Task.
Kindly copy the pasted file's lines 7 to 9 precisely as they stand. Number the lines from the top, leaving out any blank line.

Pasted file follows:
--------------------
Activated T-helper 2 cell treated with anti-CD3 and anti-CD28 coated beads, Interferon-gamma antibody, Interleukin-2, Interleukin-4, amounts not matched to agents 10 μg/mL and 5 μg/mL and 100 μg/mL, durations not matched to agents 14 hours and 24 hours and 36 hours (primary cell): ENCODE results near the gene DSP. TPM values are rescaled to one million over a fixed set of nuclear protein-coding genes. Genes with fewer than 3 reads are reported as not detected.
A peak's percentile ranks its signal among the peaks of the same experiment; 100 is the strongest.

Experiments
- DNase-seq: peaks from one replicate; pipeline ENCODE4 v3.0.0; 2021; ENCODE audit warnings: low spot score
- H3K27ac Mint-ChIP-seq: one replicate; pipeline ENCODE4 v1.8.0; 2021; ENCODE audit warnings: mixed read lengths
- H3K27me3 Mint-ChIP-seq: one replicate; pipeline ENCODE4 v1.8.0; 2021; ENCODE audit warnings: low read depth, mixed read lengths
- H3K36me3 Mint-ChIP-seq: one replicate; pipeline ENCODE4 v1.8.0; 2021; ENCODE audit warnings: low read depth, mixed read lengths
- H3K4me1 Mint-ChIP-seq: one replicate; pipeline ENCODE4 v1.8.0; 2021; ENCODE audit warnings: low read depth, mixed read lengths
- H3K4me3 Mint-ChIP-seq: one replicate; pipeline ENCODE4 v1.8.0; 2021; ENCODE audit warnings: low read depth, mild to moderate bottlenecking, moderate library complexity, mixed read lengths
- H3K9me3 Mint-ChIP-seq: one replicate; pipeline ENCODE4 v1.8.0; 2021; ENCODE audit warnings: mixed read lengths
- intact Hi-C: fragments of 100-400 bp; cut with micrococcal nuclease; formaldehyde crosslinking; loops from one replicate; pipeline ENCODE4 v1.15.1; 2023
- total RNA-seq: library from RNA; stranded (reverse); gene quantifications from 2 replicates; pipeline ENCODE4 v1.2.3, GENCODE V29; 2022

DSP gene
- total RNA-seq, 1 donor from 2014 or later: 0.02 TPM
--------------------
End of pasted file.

- H3K36me3 Mint-ChIP-seq: one replicate; pipeline ENCODE4 v1.8.0; 2021; ENCODE audit warnings: low read depth, mixed read lengths
- H3K4me1 Mint-ChIP-seq: one replicate; pipeline ENCODE4 v1.8.0; 2021; ENCODE audit warnings: low read depth, mixed read lengths
- H3K4me3 Mint-ChIP-seq: one replicate; pipeline ENCODE4 v1.8.0; 2021; ENCODE audit warnings: low read depth, mild to moderate bottlenecking, moderate library complexity, mixed read lengths